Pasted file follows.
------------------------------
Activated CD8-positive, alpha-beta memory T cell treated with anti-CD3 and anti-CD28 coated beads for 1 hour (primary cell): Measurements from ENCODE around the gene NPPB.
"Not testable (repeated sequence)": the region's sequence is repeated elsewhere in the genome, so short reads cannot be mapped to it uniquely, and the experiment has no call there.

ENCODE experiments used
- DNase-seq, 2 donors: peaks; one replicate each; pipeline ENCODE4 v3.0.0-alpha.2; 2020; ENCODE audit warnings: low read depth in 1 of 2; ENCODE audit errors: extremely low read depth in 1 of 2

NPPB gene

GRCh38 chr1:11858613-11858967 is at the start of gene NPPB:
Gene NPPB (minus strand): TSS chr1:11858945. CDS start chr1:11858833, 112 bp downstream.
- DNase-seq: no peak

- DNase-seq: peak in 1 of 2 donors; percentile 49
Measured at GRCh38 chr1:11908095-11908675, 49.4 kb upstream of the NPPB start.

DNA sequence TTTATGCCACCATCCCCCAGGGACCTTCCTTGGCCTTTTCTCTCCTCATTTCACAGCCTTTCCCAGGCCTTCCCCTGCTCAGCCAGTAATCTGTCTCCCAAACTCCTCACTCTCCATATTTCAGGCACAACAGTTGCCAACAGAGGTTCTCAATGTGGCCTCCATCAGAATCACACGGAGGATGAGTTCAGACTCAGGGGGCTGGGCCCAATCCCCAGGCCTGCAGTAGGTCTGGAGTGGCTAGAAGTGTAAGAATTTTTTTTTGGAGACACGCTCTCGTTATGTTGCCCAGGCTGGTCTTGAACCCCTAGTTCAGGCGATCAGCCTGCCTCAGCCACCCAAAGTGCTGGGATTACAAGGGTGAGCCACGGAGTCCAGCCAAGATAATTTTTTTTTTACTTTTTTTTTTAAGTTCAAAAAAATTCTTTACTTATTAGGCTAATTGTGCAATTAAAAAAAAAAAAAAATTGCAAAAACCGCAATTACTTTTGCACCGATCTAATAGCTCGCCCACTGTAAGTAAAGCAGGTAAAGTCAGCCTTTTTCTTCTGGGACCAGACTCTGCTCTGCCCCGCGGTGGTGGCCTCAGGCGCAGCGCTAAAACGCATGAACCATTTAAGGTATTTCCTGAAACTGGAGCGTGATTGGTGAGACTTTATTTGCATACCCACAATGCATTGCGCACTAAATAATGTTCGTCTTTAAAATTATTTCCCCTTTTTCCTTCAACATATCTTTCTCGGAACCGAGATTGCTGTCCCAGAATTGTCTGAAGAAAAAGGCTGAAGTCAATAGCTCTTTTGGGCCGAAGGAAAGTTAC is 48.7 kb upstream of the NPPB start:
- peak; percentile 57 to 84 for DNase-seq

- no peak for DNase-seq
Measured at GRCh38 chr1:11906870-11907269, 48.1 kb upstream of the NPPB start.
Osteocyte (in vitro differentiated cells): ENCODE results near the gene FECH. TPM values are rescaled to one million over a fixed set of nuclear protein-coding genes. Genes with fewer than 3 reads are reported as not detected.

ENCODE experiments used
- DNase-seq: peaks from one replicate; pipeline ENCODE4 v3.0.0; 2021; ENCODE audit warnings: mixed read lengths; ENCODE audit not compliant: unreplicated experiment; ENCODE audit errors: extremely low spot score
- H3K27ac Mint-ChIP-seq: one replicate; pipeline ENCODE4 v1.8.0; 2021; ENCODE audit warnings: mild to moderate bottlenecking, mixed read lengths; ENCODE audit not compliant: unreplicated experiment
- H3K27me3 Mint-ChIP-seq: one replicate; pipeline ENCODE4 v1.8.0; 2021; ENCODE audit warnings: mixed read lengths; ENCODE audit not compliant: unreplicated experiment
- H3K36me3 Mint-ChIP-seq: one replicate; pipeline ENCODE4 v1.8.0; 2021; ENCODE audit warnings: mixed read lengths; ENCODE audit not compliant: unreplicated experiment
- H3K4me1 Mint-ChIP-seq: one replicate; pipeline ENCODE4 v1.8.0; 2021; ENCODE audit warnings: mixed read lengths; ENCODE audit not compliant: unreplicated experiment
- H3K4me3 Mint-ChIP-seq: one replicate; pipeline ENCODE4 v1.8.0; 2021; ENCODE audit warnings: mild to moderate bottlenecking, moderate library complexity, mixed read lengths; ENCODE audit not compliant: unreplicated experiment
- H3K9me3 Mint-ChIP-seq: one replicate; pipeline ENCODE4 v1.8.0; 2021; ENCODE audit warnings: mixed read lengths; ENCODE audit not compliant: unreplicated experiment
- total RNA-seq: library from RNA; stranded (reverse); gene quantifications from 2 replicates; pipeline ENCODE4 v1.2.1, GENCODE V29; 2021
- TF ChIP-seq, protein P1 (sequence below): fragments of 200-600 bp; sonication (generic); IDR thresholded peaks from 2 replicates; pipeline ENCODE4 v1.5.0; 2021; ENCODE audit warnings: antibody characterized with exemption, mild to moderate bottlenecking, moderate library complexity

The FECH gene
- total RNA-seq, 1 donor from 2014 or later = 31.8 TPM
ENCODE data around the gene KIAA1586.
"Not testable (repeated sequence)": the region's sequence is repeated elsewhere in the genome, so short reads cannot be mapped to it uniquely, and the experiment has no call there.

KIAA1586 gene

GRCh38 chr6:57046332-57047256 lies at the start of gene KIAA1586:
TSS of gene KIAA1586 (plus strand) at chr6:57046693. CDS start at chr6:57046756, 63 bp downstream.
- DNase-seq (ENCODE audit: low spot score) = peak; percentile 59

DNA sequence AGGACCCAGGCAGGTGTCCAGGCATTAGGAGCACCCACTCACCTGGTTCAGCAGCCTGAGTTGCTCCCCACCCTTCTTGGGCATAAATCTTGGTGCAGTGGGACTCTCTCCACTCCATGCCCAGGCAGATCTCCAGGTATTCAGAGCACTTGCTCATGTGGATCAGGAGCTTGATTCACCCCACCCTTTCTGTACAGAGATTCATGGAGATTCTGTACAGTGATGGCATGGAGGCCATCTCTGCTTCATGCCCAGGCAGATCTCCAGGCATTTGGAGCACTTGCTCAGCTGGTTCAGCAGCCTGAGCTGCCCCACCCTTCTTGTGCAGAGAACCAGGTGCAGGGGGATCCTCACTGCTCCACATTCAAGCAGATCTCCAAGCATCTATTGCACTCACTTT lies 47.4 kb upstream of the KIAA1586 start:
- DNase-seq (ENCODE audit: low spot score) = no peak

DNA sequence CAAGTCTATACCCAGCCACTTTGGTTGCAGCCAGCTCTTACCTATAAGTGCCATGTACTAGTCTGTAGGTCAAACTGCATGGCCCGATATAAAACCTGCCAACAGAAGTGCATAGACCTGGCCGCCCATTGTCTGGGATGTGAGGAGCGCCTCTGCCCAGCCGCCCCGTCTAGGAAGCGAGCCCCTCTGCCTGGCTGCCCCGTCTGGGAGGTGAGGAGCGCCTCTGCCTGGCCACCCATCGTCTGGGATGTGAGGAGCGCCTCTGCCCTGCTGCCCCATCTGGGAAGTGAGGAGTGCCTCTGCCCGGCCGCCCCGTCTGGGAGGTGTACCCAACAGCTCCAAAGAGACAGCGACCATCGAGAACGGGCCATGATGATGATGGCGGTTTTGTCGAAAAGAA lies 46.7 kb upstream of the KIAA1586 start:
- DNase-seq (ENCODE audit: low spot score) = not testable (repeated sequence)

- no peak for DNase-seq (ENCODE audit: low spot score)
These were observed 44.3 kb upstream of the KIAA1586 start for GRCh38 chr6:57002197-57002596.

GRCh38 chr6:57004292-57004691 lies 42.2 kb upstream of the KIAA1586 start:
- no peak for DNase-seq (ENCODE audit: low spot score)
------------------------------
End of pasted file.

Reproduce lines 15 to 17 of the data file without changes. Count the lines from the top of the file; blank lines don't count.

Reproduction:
Osteocyte (in vitro differentiated cells): ENCODE results near the gene FECH. TPM values are rescaled to one million over a fixed set of nuclear protein-coding genes. Genes with fewer than 3 reads are reported as not detected.

ENCODE experiments used
- DNase-seq: peaks from one replicate; pipeline ENCODE4 v3.0.0; 2021; ENCODE audit warnings: mixed read lengths; ENCODE audit not compliant: unreplicated experiment; ENCODE audit errors: extremely low spot score